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Biopolitics

Surplus – Terrorized into Being Consumers

For those who find it to difficult to read John Zerzan, there is still a Youtube version. Surplus: Terrorized Into Being Consumers is a Swedish documentary film on consumerism and globalization, prominently featuring Zerzan. The film was created by director Erik Gandini and editor Johan Söderberg.

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Technorhetoric

Breaking Point?

John Zerzan, published in Green Anarchy issue #24 – Spring/Summer 2007

The rapidly mounting toll of modern life is worse than we could have imagined. A metamorphosis rushes onward, changing the texture of living, the whole feel of things. In the not-so-distant past this was still only a partial modification; now the Machine converges on us, penetrating more and more to the core of our lives, promising no escape from its logic.

The only stable continuity has been that of the body, and that has become vulnerable in unprecedented ways. We now inhabit a culture, according to Furedi (1997), of high anxiety that borders on a state of outright panic. Postmodern discourse suppresses articulations of suffering, a facet of its accommodation to the inevitability of further, systematic desolation. The prominence of chronic degenerative diseases makes a chilling parallel with the permanent erosion of all that is healthy and life-affirming inside industrial culture. That is, maybe the disease can be slowed a bit in its progression, but no overall cure is imaginable in this context–which created the condition in the first place.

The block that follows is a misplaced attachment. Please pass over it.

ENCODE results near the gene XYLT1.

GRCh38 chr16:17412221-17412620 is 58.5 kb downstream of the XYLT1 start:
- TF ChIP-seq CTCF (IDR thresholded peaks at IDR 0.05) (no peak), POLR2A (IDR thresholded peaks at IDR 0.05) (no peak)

As much as we yearn for community, it is all but dead. McPherson, Smith-Lovin and Brashears (American Sociological Review 2006) tell us that 19 years ago, the typical American had three close friends; now the number is two. Their national study also reveals that over this period of time, the number of people without one friend or confidant has tripled. Census figures show a correspondingly sharp rise in single-person households, as the technoculture — with its vaunted “connectivity” — grows steadily more isolating, lonely and empty.

In Japan “people simply aren’t having sex” (Kitamura 2006) and the suicide rate has been rising rapidly. Hikikimori, or self-isolation, finds over a million young people staying in their rooms for years. Where the technoculture is most developed, levels of stress, depression and anxiety are highest.

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Design-for-debate

Featherless Chicken